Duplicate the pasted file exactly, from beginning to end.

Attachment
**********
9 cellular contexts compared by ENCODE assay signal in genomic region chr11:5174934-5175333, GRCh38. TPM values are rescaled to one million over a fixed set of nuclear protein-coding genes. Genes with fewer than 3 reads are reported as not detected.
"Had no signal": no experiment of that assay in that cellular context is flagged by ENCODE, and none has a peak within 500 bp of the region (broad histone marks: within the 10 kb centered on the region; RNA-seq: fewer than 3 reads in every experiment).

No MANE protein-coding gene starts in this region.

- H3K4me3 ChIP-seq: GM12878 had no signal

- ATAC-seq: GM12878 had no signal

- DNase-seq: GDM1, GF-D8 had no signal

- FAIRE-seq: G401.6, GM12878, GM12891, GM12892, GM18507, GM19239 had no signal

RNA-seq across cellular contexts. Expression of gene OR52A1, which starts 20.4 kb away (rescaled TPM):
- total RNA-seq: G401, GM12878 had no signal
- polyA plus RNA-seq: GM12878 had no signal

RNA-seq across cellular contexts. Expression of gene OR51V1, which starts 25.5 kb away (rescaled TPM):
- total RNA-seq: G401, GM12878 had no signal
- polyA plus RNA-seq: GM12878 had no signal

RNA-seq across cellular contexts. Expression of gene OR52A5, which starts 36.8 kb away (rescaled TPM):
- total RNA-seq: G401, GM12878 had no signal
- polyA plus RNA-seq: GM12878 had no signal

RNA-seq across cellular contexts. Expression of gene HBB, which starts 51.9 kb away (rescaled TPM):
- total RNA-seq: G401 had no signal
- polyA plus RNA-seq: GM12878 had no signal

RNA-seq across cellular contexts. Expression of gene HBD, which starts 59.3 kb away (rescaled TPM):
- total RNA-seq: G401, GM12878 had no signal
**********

9 cellular contexts compared by ENCODE assay signal in genomic region chr11:5174934-5175333, GRCh38. TPM values are rescaled to one million over a fixed set of nuclear protein-coding genes. Genes with fewer than 3 reads are reported as not detected.
"Had no signal": no experiment of that assay in that cellular context is flagged by ENCODE, and none has a peak within 500 bp of the region (broad histone marks: within the 10 kb centered on the region; RNA-seq: fewer than 3 reads in every experiment).

No MANE protein-coding gene starts in this region.

- H3K4me3 ChIP-seq: GM12878 had no signal

- ATAC-seq: GM12878 had no signal

- DNase-seq: GDM1, GF-D8 had no signal

- FAIRE-seq: G401.6, GM12878, GM12891, GM12892, GM18507, GM19239 had no signal

RNA-seq across cellular contexts. Expression of gene OR52A1, which starts 20.4 kb away (rescaled TPM):
- total RNA-seq: G401, GM12878 had no signal
- polyA plus RNA-seq: GM12878 had no signal

RNA-seq across cellular contexts. Expression of gene OR51V1, which starts 25.5 kb away (rescaled TPM):
- total RNA-seq: G401, GM12878 had no signal
- polyA plus RNA-seq: GM12878 had no signal

RNA-seq across cellular contexts. Expression of gene OR52A5, which starts 36.8 kb away (rescaled TPM):
- total RNA-seq: G401, GM12878 had no signal
- polyA plus RNA-seq: GM12878 had no signal

RNA-seq across cellular contexts. Expression of gene HBB, which starts 51.9 kb away (rescaled TPM):
- total RNA-seq: G401 had no signal
- polyA plus RNA-seq: GM12878 had no signal

RNA-seq across cellular contexts. Expression of gene HBD, which starts 59.3 kb away (rescaled TPM):
- total RNA-seq: G401, GM12878 had no signal